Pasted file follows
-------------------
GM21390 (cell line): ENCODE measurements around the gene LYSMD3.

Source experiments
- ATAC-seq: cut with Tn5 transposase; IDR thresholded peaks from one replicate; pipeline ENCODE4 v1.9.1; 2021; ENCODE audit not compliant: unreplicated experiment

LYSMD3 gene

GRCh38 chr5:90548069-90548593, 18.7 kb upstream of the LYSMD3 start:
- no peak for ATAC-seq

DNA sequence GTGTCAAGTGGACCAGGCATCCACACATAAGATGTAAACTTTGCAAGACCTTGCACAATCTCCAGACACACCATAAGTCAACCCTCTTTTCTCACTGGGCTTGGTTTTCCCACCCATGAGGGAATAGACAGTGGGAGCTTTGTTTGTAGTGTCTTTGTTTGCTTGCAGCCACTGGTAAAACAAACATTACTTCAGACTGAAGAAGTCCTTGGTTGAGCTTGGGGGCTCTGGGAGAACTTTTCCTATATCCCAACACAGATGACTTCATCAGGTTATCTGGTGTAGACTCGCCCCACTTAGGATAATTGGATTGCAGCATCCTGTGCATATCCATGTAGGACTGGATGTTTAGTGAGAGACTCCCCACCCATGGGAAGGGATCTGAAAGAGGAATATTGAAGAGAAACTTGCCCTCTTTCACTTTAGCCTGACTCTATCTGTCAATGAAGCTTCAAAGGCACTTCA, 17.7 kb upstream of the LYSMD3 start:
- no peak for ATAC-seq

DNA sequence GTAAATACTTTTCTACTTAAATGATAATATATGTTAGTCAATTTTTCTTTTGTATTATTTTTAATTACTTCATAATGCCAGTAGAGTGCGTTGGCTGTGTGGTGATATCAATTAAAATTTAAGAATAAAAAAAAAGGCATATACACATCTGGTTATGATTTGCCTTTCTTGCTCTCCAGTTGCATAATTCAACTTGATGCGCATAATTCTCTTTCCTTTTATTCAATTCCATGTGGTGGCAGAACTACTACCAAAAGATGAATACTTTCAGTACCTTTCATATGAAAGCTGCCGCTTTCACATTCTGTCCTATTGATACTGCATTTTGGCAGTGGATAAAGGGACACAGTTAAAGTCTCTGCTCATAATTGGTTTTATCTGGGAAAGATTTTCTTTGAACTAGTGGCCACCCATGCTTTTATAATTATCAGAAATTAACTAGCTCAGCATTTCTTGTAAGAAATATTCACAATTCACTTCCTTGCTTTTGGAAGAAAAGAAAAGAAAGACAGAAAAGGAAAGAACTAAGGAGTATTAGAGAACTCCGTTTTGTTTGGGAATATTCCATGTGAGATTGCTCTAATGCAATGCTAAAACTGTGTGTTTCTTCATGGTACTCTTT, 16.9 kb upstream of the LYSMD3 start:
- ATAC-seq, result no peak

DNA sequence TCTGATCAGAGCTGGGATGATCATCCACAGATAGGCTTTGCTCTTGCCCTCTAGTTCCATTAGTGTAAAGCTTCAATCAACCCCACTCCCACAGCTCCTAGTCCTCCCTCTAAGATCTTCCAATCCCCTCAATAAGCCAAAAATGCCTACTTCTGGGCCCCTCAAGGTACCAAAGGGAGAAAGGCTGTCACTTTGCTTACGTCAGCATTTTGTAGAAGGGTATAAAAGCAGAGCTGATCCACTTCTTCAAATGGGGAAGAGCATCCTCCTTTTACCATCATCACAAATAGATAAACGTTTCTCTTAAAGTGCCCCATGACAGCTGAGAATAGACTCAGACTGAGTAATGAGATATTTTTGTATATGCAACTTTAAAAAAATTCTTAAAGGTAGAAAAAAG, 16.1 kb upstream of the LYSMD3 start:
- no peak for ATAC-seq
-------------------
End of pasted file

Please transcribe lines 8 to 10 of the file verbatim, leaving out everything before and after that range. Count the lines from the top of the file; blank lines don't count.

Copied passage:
- no peak for ATAC-seq

DNA sequence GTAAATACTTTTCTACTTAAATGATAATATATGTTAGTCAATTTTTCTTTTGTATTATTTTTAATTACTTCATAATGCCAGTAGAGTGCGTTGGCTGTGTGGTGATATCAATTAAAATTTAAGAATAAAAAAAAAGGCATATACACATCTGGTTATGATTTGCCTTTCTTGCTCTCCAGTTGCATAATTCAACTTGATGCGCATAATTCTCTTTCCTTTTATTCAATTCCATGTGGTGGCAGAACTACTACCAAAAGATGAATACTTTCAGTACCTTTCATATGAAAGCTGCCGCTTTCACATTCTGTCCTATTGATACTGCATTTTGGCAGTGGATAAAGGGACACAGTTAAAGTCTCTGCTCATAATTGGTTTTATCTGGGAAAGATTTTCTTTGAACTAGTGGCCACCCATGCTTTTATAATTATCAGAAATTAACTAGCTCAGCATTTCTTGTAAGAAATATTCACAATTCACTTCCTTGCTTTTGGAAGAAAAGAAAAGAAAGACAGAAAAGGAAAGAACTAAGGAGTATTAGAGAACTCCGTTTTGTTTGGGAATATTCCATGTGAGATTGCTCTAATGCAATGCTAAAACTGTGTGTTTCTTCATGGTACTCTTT, 16.9 kb upstream of the LYSMD3 start:
- ATAC-seq, result no peak